Don’t Miss a Step. How a Crook Sold a House They Didn’t Own.

If you have bought or sold a property in the UK in recent years, you may have felt the “due diligence” checks were intrusive and maybe went further than strictly necessary. However, consider the recent case of a conveyancing firm that cut corners and unwittingly allowed a fraudster to sell a house they did not own!

What is Due Diligence?

The European Parliament passed their latest Money Laundering Directive in April 2018, to tighten up identity and income checks for individuals involved in property transactions. The measures are primarily intended to prevent criminals or terrorist organisations from laundering large amounts of money as buyers, but it is equally important to verify the identity of the seller and to make sure that they have valid title to the property in question. These checks are known as due diligence.

What Went Wrong?

In 2018 a conveyancing firm sold a property on behalf of their client, who claimed to be the legitimate owner. However, they skipped a step in the ID verification process when they failed to verify the identity of the client, having never met them in person. Although the client did provide identity documents verified by a third party to be genuine copies of the original, there was no proof that the documents actually belonged to the client. This meant that the client’s identity was never at any point verified.

The Solicitors Regulation Authority rebuked the conveyancing firm for their part in the mistake.

Checks at Ardens Solicitors

At Ardens Solicitors, we have always taken the security of our clients seriously. We understand the importance of adhering to correct procedures to protect our clients’ interests every step of the way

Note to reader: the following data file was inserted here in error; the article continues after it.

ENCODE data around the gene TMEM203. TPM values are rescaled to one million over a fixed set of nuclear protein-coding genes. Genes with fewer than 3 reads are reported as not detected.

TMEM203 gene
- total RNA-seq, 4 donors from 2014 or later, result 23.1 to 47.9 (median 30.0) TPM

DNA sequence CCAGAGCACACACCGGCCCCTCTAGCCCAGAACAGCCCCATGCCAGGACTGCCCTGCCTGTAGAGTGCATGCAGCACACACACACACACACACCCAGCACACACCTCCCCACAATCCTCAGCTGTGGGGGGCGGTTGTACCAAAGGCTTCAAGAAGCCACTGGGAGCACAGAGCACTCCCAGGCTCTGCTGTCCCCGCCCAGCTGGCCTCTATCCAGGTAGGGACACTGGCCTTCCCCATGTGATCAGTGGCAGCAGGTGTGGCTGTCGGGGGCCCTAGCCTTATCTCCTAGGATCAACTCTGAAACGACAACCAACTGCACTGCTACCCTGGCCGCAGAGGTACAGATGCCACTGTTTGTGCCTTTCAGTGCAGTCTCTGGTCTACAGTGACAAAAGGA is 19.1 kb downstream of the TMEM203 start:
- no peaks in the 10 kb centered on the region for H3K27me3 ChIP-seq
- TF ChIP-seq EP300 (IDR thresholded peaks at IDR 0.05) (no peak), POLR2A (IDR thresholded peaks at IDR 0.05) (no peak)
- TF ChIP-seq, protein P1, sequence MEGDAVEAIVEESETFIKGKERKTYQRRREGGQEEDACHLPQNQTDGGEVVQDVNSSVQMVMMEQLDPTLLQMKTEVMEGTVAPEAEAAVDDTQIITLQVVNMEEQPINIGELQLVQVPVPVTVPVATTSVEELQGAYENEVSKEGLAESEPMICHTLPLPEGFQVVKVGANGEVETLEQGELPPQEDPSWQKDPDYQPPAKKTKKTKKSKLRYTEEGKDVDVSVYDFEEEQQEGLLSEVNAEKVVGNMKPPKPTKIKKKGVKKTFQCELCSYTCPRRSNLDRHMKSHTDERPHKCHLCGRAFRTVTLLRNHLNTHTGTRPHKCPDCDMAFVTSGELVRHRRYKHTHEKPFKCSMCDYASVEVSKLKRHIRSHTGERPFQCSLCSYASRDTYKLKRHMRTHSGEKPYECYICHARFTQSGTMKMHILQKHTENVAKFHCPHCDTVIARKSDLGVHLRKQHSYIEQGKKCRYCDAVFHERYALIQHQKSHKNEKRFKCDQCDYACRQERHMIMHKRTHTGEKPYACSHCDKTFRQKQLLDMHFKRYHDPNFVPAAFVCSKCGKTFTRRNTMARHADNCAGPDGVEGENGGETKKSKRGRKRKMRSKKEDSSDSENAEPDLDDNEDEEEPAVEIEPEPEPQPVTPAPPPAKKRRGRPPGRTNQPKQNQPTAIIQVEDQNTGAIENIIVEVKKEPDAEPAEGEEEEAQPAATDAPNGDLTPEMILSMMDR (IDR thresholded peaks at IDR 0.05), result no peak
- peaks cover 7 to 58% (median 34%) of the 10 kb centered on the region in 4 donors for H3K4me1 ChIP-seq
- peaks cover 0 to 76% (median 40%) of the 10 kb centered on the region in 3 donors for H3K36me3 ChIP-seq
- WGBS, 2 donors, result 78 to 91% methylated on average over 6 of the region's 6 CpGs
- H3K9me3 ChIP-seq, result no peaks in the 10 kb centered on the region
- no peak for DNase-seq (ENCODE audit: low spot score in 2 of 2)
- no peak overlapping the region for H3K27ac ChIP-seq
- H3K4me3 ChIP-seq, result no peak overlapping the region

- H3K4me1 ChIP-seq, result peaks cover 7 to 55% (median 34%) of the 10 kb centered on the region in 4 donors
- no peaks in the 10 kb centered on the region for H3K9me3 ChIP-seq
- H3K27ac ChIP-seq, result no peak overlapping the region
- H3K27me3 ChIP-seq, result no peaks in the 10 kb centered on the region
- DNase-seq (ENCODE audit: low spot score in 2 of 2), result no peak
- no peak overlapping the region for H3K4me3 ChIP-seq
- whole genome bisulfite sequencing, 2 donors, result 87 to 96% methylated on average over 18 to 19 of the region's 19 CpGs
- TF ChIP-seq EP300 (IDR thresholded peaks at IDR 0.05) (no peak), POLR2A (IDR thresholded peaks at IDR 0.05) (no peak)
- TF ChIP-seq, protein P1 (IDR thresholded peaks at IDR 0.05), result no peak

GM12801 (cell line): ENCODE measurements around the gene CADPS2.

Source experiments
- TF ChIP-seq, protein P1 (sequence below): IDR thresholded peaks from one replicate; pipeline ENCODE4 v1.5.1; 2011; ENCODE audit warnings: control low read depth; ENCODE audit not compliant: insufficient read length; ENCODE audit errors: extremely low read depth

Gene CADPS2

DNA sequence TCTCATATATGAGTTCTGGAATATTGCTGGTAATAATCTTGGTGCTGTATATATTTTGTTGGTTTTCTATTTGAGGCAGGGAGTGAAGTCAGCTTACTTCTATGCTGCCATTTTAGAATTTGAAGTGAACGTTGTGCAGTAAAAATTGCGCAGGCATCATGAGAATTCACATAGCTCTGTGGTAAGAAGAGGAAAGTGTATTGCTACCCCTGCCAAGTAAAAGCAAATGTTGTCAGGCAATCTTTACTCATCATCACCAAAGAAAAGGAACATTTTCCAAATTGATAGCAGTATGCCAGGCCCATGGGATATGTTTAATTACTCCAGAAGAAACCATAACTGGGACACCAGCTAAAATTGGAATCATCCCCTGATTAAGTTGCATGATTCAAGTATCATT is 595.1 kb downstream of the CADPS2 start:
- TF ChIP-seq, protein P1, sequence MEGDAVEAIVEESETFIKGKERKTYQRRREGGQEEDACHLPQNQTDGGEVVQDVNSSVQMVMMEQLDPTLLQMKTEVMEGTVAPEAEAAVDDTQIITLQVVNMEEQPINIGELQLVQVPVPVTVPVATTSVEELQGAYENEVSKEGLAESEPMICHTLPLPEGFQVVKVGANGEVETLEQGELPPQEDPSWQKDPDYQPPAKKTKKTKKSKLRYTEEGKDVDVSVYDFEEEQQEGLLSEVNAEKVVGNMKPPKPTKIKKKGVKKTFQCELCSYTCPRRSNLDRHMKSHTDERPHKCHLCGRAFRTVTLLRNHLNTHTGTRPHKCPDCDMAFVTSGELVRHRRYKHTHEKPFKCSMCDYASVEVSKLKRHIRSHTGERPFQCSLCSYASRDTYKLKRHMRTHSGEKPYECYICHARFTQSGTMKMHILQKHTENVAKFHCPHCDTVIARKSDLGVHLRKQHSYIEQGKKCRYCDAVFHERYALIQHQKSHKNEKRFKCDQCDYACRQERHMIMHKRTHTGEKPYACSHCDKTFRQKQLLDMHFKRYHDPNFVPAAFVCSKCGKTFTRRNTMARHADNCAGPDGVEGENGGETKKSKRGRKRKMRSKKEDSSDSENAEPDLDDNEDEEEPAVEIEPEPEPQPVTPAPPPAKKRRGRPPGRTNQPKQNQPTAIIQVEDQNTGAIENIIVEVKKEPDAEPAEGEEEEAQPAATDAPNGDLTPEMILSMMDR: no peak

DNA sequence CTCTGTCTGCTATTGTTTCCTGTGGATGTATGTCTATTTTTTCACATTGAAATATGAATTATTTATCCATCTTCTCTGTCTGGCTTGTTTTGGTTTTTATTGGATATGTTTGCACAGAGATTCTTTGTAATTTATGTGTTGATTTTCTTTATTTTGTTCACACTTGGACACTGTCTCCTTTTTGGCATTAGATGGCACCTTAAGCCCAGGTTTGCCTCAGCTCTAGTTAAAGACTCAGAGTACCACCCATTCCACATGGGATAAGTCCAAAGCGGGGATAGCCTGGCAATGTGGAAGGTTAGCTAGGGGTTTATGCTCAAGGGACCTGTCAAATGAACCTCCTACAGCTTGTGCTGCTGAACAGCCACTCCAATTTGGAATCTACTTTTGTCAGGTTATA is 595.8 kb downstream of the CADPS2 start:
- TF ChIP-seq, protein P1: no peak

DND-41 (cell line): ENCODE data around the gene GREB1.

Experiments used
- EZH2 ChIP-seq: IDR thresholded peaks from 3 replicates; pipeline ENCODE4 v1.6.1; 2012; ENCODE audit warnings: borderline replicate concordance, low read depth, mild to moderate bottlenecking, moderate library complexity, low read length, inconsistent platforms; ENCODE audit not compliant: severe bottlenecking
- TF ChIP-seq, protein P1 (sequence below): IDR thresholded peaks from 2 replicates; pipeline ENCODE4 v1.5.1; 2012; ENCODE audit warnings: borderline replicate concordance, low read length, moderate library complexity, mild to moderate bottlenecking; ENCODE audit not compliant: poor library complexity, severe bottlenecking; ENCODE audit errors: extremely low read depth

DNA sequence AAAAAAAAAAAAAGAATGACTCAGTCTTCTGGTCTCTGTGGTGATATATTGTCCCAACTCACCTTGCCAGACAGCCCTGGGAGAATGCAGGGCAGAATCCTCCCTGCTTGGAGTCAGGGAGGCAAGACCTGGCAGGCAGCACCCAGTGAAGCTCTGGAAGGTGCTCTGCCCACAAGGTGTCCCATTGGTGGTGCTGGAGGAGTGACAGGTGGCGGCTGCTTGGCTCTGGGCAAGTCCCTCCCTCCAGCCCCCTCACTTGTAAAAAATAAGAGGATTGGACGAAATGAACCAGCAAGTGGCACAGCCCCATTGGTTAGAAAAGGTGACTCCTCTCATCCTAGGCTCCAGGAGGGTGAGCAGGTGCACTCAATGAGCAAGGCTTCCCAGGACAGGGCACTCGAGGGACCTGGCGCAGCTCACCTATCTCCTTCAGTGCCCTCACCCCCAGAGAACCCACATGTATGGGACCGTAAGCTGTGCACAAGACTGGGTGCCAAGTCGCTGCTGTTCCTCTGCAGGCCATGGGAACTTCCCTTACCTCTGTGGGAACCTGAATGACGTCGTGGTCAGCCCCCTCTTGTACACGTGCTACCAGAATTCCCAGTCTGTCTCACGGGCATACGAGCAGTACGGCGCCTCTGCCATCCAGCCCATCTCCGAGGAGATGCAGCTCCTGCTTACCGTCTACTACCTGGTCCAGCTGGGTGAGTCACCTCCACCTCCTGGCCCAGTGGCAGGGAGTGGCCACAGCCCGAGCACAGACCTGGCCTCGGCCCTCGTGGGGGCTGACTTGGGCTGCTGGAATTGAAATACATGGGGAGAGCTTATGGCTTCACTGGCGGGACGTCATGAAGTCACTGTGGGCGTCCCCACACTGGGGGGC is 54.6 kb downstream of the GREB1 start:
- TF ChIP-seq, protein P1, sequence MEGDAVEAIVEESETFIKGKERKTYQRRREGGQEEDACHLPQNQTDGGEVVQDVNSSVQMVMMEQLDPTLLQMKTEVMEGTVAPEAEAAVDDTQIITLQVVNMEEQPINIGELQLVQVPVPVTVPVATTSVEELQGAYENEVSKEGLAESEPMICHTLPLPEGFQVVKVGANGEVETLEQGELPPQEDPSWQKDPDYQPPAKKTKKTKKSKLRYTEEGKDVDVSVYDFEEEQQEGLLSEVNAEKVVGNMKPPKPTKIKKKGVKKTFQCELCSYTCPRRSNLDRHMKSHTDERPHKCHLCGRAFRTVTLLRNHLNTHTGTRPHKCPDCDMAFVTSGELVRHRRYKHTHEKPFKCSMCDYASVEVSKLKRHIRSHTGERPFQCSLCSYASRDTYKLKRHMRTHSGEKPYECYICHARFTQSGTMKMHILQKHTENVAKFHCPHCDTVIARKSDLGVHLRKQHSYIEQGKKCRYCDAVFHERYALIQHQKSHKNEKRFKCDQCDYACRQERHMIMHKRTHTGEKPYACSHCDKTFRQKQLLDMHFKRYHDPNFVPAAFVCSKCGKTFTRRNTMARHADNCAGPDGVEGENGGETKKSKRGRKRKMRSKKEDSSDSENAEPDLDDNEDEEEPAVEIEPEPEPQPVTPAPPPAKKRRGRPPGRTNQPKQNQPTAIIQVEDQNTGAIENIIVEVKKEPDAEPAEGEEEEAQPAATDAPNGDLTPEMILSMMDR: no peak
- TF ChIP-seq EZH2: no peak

When conveyancing a property purchase, we require verifiable forms of identification from each party, along with verifiable proof of funds.

Eligible documents for Proof of Identity

  • Current passport
  • Residency permit
  • Current UK/EU photo driving license
  • HMRC (Inland Revenue) Tax Notification
  • State Pension or Benefits Book/Notification letter

Identity may also be verified electronically, via eIDAS approved means, i.e. Verify.

Eligible documents for Proof of Address:

  • Current Council Tax bill
  • Local Authority Tenancy Agreement or Rent Card
  • Recent Mortgage or Bank Statement
  • Utilities Bill (power, water or home phone or broadband)

Proof of Legitimate Funds

In addition, we are legally obliged to check that you have sufficient funds for the purchase or can afford mortgage repayments but we must also verify provenance to ensure that the money comes a legitimate source.

Therefore, satisfactory proof of available legitimate funds can be:

  • A mortgage agreement in principle from a lender
  • A recent bank statement showing sufficient funds for your mortgage deposit amount or your cash amount if cash buyer.
  • Bank statements showing how your funds have built up over time
  • Evidence of funds from sale of a property
  • Documentation of release of a pension
  • Receipts from sale of shares
  • Evidence of funds from a legacy in a will
  • For gifted funds, a letter from the gifter
  • Evidence of gambling/lottery win

Play Safe, Be Sure

Ardens Solicitors takes every precaution and follows every necessary legal step in the procedure to safeguard our clients. We will ensure that your property transaction is completely safe and not subject to any legal appeal regarding the legitimacy of funds.

For advice on any aspect of commercial and residential real estate contact our Property Law expert and Licensed Conveyancer, Scott Morris, on or (+44) (0) 207 100 7098.

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